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The never-ending Tendulkar debate

Could the Little Master keep playing beyond age of 40?

  • By K.R. Nayar Chief Cricket Writer
  • Published: 21:30 March 22, 2013
  • Gulf News

The question about whether the Delhi match against Australia will be Sachin Tendulkar’s last Test has cropped up again. It has now reached the stage that, whenever Tendulkar walks out to bat, India cricket fans start to wonder anxiously whether it will be his last appearance for his country.

This speculation has intensified even more so given that the next series for India against South Africa is eight months away.

Tendulkar turns 40 next month, and in the last 15 years, only one cricketer has played Test cricket beyond the age of 40. That was England’s Alec Stewart, who was aged 40 years and 153 days when he played his last Test match in September 2003.

Through an elegant 81 in the first Test of the Australian series in Chennai, Tendulkar proved that he is in good nick, but fans would hate to see him fail even once.

Despite the huge fan following for the veteran, there is also a big group of supporters that strongly believe it’s time he retires, and that number is increasing by the day. Their argument is that Tendulkar, like a true sportsman, should give way to the youngsters. For them, whether he is still good or not is immaterial. At the same time, there are die-hard Tendulkar fans who can barely think of an Indian team without the Master Blaster.

It is a widely known that Tendulkar hates the thought of stopping playing as much as he detests getting out during a knock. But today he is at a stage where critics wait to point out his defects rather than admire his shots. When he got run out in the Mohali Test, many observers commented that he had lost the strength in his legs.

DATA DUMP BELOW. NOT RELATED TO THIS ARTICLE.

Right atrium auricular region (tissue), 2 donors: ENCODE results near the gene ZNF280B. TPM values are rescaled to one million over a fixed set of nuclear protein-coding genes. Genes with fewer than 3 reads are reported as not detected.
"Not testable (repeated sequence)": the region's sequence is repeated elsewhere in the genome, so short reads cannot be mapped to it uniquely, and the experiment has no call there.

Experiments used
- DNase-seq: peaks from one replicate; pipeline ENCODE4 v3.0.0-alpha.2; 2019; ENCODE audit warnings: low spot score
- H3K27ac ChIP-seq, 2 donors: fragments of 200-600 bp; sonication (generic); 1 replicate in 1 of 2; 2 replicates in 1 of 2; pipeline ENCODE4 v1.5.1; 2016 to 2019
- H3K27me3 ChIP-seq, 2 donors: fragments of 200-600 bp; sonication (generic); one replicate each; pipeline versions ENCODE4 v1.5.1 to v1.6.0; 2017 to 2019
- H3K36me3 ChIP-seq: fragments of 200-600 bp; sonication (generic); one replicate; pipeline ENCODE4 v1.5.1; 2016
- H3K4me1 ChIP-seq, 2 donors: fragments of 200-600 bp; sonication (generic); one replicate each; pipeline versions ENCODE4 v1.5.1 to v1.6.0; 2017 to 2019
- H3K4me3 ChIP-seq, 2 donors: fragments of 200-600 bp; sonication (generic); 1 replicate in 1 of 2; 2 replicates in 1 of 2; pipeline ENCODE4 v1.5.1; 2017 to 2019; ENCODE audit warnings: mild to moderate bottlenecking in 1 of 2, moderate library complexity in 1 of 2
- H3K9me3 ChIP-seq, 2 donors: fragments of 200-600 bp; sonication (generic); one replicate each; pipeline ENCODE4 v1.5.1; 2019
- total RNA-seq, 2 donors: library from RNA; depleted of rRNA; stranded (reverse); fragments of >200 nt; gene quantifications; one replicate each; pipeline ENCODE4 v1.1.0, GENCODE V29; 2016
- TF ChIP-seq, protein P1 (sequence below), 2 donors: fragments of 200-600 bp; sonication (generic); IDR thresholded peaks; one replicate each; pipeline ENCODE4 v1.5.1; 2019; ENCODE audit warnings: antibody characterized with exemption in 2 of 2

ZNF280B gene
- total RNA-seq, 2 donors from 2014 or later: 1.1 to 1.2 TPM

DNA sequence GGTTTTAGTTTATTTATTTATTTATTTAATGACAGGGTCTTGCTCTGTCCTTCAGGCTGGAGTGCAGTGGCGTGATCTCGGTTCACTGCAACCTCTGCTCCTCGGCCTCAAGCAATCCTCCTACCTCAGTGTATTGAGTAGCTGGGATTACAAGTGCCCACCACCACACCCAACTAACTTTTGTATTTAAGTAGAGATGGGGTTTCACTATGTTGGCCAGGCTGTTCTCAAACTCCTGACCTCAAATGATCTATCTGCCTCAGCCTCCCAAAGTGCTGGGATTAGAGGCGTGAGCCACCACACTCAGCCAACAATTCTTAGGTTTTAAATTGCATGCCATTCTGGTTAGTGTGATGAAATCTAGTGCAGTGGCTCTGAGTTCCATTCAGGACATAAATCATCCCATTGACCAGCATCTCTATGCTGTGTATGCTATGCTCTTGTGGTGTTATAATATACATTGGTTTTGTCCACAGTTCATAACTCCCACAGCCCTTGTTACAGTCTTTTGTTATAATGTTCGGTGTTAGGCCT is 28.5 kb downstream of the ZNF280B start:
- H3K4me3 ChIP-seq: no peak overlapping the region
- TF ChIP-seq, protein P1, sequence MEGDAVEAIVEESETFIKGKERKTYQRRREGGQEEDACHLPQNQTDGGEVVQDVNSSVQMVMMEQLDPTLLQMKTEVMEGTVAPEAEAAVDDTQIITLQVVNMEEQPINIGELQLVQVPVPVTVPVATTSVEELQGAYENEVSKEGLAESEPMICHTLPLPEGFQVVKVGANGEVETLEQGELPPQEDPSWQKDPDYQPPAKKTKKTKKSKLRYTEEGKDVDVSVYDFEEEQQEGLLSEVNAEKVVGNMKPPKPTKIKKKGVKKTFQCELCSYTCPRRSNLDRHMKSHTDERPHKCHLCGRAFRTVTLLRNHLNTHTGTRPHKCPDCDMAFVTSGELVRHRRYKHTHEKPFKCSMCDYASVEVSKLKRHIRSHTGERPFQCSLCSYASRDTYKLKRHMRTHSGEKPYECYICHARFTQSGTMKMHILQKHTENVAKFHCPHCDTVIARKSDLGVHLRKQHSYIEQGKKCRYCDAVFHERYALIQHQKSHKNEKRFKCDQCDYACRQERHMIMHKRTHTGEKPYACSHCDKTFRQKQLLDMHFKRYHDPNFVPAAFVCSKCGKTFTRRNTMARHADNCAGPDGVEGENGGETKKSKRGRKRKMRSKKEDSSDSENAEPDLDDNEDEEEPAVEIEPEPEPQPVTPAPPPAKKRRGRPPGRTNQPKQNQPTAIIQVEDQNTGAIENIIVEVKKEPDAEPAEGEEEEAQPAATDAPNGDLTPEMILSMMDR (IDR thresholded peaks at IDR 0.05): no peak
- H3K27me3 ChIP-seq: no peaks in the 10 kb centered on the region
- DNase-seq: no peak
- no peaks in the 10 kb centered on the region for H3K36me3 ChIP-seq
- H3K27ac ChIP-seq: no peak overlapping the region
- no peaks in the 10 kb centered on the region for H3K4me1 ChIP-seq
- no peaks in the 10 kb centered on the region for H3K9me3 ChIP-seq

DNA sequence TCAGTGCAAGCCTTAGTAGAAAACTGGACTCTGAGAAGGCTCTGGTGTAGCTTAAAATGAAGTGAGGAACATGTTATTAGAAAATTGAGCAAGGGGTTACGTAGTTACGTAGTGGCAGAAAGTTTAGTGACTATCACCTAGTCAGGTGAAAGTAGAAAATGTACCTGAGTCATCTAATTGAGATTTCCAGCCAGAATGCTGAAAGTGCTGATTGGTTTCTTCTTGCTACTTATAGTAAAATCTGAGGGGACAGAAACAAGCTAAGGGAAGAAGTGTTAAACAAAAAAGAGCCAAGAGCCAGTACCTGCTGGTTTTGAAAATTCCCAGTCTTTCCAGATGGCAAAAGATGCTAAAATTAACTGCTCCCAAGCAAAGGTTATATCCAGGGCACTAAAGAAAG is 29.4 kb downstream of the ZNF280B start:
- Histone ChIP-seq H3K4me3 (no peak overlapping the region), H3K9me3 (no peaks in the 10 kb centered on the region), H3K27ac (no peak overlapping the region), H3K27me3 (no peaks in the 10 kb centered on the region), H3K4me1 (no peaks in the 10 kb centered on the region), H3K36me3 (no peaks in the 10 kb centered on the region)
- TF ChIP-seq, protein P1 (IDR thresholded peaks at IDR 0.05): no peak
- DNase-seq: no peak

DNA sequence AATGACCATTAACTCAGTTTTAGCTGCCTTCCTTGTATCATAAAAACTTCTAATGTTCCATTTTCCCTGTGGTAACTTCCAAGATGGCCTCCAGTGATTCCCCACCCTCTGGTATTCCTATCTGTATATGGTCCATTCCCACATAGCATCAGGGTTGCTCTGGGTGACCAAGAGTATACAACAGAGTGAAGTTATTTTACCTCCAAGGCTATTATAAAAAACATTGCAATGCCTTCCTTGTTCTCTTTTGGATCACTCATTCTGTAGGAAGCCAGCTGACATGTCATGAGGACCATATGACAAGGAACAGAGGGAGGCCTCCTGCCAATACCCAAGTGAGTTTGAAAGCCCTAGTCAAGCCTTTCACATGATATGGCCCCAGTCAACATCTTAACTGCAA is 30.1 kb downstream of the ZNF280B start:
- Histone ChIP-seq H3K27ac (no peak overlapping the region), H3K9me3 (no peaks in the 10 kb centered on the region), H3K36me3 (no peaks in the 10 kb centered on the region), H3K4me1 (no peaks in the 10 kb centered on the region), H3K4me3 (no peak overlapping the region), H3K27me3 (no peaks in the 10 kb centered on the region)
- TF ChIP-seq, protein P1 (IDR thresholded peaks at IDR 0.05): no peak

For those who argue that Tendulkar should give way to youngsters, it has to be pointed out that he has retired from one-day and Twenty20 formats. Test cricket is meant for those who can appreciate the various nuances of the game. This format needs experienced batsmen, and with a Test average of 54.12, he may still be good enough to continue playing after 40.

Though many top players have recently remarked that Tendulkar should be given the liberty to decide on his retirement, cricket fans will still continue to discuss this matter. Ever since the little genius began enthralling fans with his exploits, everything that he has done has been a hot topic for discussion. As such, that’s why talk of his possible retirement will continue to be debated. But for sure, when he does finally call it a day, these very same critics are very likely to initiate a new debate on who will be the next Tendulkar; or, in fact, will there ever be another like him.

Gulf News
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